A TECHNOLOGICAL, ECOLOGICAL
AND INDUSTRIAL INNOVATION

The advantages of developing marine renewable energies are two-fold: contributing to the energy transition movement and developing a new industrial sector in France

Benefits of offshore wind turbines

INCREASED ENERGY
PRODUCTION

  • Strong, constant winds on the high seas.
  • More powerful wind turbines and the potential for larger farms in the long term.
  • Extended life-span thanks to machine repairs and renovations carried out on land.

LIMITED VISUAL IMPACT AND CONFLICTS OF USE

  • Far from the coast as less depth-related constraints.
  • Far from coastal fishing areas and leisure zones.
  • Far from zones used for radars and semaphore.

REDUCED COSTS
AND IMPACT

  • Foundations and turbines built and assembled on land.
  • No construction required at sea or under water.

DEVELOPMENT OF A NEW JOB-CREATING SECTOR

  • New jobs in the offshore wind turbine industrial sector.
  • New professions as a result of anchor and float construction needs.

Offshore turbines anchored to the seabed are currently the most technologically-advanced and well-developed marine renewable energies solutions available. In France, several projects are under-way with a total potential of 6,000MW, 500 MW of which are to be produced in the Saint-Brieuc Bay, Brittany. This technology only requires shallow waters (less than 50 metres deep) and is often seen in France in close proximity to the coastline.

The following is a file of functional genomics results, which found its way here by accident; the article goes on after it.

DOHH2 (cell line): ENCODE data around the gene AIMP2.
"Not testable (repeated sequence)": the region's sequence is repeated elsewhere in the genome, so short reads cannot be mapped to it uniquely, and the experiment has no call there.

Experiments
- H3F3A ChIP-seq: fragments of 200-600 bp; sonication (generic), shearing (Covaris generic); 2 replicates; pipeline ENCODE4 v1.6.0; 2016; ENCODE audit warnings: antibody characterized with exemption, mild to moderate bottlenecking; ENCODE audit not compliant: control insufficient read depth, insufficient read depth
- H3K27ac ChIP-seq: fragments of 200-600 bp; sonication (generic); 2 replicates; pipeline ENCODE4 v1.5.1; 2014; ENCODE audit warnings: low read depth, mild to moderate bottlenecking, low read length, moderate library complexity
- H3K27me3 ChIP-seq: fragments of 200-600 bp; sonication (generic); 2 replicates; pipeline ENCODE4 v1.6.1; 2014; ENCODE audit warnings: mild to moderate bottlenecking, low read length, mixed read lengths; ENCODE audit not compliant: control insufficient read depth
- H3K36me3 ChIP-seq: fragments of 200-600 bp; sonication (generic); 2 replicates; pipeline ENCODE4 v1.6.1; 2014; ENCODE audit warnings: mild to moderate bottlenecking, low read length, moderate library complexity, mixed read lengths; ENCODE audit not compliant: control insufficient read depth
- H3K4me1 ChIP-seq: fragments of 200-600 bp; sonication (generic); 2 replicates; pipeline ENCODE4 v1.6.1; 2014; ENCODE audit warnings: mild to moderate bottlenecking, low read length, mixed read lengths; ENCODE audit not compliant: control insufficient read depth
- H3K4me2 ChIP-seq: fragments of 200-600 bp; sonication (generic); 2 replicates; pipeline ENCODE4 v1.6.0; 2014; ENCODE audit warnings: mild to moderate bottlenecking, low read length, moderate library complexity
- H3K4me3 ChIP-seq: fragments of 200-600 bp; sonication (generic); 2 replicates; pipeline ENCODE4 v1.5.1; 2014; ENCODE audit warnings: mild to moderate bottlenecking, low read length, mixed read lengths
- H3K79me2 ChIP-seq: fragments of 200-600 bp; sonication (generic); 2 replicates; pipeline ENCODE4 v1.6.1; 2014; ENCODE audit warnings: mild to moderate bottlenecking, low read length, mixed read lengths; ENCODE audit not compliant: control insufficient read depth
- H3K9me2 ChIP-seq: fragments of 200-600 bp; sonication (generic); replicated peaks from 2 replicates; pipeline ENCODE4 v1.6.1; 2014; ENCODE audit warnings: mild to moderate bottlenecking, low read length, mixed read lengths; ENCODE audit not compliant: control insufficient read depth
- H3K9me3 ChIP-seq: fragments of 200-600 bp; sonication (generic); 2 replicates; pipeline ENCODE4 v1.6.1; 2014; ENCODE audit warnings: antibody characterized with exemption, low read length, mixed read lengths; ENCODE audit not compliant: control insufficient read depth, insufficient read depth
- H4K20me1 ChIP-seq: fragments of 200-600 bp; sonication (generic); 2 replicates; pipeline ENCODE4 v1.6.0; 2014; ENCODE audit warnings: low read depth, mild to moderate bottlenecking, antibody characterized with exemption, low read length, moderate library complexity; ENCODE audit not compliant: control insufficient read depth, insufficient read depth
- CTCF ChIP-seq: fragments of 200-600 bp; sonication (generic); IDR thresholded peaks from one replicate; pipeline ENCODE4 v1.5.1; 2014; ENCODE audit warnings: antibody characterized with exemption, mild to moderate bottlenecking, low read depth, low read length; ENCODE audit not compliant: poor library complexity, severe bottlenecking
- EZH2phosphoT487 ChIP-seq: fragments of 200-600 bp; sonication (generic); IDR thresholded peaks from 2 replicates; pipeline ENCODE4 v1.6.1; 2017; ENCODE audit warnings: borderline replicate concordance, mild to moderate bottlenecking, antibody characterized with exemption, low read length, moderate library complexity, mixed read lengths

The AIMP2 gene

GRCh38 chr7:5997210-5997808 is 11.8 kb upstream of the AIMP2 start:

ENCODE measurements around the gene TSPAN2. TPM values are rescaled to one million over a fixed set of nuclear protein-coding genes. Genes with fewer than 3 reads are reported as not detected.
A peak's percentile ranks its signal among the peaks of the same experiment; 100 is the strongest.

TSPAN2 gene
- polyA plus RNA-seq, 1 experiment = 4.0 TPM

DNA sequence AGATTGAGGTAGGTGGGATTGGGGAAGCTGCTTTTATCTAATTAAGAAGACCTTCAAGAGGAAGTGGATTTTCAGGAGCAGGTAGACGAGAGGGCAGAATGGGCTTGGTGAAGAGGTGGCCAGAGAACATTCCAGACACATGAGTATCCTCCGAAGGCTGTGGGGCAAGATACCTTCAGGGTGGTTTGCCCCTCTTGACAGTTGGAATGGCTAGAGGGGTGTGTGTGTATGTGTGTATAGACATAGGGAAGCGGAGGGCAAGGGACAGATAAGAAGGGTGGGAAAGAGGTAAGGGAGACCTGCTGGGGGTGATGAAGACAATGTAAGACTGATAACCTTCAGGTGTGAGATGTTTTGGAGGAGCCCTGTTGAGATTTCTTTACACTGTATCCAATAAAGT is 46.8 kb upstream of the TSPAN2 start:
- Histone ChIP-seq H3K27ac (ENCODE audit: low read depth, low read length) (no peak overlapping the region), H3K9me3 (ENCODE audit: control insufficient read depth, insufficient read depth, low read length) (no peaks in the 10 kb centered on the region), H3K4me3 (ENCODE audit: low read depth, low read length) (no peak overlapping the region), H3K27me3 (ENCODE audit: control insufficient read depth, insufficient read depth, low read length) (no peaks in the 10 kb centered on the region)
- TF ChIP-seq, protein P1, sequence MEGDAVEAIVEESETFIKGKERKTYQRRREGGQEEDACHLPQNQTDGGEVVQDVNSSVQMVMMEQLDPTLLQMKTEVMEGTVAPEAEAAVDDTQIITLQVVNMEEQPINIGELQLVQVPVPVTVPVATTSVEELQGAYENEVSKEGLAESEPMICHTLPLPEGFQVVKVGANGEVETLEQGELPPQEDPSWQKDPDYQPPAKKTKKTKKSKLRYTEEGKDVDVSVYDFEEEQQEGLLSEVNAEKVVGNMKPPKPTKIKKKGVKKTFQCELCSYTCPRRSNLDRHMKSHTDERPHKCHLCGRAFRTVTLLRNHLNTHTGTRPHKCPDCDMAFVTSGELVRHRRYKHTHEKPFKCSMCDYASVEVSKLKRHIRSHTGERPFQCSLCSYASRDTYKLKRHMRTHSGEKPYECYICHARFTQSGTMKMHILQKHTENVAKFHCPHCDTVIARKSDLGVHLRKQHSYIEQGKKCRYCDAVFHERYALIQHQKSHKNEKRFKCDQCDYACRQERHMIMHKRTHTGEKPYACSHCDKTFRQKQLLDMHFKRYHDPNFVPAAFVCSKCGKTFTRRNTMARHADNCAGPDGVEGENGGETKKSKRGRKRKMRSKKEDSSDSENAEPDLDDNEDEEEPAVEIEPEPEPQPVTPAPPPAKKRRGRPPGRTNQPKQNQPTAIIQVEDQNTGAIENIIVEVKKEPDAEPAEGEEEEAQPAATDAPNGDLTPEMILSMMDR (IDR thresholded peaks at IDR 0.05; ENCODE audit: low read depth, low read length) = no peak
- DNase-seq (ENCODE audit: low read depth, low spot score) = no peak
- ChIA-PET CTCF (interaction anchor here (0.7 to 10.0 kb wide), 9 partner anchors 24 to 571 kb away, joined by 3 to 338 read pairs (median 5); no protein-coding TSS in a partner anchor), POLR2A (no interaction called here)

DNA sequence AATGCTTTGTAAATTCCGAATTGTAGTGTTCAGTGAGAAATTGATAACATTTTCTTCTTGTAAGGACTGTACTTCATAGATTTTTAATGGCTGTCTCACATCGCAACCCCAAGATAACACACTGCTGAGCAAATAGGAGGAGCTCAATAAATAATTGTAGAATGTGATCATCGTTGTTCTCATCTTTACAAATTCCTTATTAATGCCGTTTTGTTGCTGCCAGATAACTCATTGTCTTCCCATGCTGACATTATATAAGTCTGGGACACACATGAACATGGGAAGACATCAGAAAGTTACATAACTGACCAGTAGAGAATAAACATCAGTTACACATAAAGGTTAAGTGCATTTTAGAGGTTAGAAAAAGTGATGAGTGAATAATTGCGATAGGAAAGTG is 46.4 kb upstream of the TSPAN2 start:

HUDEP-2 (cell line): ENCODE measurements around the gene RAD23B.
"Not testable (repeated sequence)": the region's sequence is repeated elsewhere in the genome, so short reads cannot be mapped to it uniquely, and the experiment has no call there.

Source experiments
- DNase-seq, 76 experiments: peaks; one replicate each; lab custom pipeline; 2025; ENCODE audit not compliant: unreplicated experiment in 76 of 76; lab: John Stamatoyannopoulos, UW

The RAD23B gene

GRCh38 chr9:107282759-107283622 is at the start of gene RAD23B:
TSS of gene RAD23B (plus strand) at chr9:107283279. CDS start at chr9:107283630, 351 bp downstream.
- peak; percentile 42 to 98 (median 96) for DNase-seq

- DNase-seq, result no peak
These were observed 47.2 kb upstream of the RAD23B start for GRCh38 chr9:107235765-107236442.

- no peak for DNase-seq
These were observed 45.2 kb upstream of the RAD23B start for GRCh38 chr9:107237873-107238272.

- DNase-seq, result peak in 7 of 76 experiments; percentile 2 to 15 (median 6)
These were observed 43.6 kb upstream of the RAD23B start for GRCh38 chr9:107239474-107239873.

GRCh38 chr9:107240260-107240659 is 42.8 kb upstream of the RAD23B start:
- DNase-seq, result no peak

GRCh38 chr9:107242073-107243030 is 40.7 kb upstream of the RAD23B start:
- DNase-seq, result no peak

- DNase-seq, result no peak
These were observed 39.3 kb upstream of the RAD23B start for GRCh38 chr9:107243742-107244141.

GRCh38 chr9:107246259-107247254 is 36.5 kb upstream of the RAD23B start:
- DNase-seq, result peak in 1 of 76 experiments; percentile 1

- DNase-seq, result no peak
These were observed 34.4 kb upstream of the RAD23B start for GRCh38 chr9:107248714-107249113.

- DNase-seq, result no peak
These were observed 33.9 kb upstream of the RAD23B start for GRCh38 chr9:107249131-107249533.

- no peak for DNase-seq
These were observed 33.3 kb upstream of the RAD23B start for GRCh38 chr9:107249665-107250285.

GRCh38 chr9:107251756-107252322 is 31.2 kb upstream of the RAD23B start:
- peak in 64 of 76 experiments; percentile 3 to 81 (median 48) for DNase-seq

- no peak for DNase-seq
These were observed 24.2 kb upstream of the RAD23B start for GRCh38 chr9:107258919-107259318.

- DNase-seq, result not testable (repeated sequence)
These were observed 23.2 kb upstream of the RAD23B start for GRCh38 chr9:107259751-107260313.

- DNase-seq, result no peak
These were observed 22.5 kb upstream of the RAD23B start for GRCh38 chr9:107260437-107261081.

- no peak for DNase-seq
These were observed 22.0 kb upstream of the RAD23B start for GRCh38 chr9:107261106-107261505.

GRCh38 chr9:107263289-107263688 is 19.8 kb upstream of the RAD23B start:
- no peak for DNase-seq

Floating wind turbines have the advantage of not being subject to bathymetric restrictions, and therefore offer new prospects in the field…

Floating :
exceptional potential

The International Energy Agency estimates renewable marine energy potential at 20,000 to 90,000 terawatts/hour, meaning it could potentially single-handedly cover the entire planet’s needs (approximately 16,000 terawatts/hour). Boasting around 5,000km of shoreline, with a third located in Brittany alone, mainland France enjoys Europe’s second greatest renewable marine energy potential. By 2050, offshore wind turbines could generate twice as much electricity as nuclear plants, provided we can develop the right technology adapted to each specific marine environment.

Technological and environmental factors

One major challenge is ensuring this emerging technology is both profitable and reliable, testing it in real conditions before developing an entire industrial sector on a national and international scale. Having won the ADEME’s EOLFLO call for projects, the Groix & Belle-Île project is an exemplary demonstration of the potential inherent to this new technology. When this technology has reached a more mature stage, floating turbines may be used to supply people around the world with renewable energy. Thanks to the Groix Belle-Ile floating wind farm, Breton locals may be the very first to enjoy this new type of energy.

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